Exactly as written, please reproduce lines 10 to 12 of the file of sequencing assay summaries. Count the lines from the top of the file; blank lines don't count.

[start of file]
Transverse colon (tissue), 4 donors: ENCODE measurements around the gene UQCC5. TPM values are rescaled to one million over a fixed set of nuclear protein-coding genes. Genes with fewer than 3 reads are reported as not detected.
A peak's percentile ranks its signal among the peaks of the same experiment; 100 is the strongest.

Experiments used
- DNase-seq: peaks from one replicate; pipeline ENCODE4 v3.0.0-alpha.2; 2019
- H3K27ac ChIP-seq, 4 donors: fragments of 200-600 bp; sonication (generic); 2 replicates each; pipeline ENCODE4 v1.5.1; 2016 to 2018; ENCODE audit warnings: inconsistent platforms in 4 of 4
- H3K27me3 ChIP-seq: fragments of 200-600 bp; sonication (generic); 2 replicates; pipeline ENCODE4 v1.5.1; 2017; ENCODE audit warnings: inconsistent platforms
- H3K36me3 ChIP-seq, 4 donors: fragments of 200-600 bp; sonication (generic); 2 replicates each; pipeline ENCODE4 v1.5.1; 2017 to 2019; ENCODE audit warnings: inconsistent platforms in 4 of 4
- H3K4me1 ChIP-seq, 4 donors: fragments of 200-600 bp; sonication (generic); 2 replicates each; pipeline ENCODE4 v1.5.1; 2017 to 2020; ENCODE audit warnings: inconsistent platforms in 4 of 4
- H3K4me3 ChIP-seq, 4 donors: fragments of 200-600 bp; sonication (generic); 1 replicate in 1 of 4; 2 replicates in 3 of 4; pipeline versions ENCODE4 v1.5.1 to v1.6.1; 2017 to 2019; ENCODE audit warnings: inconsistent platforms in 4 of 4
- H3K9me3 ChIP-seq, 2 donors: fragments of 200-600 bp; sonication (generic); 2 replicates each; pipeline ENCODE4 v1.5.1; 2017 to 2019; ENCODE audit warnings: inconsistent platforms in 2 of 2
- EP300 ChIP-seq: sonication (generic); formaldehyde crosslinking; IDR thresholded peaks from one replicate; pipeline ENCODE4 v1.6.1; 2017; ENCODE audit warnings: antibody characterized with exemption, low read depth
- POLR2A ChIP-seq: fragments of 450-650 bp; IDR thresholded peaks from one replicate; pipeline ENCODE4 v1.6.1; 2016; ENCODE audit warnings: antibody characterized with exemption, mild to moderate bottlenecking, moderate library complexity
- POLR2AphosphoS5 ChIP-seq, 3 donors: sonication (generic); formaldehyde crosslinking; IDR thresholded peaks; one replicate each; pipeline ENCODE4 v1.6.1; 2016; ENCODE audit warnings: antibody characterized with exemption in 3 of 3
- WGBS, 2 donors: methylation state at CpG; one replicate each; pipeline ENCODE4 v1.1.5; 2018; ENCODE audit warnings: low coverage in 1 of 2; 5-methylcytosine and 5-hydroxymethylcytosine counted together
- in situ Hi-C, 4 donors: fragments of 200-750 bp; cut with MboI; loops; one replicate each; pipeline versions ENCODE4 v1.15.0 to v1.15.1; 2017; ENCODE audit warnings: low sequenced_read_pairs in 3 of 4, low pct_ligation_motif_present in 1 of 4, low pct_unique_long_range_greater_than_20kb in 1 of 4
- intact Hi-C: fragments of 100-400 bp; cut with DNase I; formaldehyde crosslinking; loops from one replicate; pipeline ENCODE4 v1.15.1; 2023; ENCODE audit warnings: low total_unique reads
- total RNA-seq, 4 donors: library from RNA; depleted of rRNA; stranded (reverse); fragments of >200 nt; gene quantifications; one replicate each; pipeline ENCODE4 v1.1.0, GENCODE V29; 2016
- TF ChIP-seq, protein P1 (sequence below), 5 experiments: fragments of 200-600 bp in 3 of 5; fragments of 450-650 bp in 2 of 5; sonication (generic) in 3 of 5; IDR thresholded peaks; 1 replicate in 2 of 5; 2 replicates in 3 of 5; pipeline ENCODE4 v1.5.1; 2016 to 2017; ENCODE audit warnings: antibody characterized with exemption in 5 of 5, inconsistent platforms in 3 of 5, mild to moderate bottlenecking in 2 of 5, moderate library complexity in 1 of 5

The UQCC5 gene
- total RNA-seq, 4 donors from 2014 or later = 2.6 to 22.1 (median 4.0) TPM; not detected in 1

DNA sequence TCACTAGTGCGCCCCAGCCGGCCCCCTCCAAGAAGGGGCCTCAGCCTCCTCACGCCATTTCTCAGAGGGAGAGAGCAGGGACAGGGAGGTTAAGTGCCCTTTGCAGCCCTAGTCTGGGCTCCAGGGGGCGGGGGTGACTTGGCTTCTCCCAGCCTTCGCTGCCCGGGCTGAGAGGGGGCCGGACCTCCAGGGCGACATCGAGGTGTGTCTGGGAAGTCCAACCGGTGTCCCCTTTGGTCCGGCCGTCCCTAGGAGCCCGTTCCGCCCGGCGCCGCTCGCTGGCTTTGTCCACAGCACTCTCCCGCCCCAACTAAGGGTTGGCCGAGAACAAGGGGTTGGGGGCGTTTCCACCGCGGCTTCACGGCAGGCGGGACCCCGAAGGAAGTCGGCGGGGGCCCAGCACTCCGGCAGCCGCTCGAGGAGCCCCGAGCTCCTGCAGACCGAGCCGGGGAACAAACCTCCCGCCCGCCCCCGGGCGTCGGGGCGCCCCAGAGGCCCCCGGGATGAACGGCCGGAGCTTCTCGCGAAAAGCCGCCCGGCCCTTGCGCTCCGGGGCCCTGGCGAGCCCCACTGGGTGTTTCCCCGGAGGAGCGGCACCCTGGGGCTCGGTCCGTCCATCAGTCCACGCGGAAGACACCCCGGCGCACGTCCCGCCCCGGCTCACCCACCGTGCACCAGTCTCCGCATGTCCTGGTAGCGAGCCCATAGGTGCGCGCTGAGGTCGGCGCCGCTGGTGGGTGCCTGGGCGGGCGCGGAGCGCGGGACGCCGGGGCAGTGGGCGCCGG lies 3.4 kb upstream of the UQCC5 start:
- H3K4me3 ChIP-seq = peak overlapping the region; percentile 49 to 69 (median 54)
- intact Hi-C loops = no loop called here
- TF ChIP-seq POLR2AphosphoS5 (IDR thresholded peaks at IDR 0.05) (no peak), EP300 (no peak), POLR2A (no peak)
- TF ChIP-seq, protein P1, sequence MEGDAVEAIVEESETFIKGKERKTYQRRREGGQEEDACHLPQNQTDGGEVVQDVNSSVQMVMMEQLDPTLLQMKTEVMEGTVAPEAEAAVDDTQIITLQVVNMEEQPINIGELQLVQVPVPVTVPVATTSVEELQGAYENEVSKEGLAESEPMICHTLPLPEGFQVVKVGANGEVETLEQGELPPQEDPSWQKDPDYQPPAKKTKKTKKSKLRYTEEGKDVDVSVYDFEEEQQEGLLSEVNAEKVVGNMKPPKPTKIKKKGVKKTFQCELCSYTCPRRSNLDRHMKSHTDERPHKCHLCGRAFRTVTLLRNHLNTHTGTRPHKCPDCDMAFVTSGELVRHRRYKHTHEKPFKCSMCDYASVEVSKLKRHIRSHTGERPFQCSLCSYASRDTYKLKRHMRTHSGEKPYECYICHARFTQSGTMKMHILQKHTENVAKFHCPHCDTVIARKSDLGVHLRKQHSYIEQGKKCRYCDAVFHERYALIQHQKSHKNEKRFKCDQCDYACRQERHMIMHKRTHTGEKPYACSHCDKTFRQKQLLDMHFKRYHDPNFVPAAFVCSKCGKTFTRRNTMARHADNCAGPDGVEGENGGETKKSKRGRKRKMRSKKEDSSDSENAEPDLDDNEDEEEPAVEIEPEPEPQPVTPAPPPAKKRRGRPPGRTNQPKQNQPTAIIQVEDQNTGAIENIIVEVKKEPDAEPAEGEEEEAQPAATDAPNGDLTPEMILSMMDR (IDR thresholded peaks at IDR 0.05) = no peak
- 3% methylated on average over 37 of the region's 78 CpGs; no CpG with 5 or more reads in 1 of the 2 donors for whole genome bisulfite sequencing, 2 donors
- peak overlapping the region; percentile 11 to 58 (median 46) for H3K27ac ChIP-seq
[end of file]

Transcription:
- H3K9me3 ChIP-seq, 2 donors: fragments of 200-600 bp; sonication (generic); 2 replicates each; pipeline ENCODE4 v1.5.1; 2017 to 2019; ENCODE audit warnings: inconsistent platforms in 2 of 2
- EP300 ChIP-seq: sonication (generic); formaldehyde crosslinking; IDR thresholded peaks from one replicate; pipeline ENCODE4 v1.6.1; 2017; ENCODE audit warnings: antibody characterized with exemption, low read depth
- POLR2A ChIP-seq: fragments of 450-650 bp; IDR thresholded peaks from one replicate; pipeline ENCODE4 v1.6.1; 2016; ENCODE audit warnings: antibody characterized with exemption, mild to moderate bottlenecking, moderate library complexity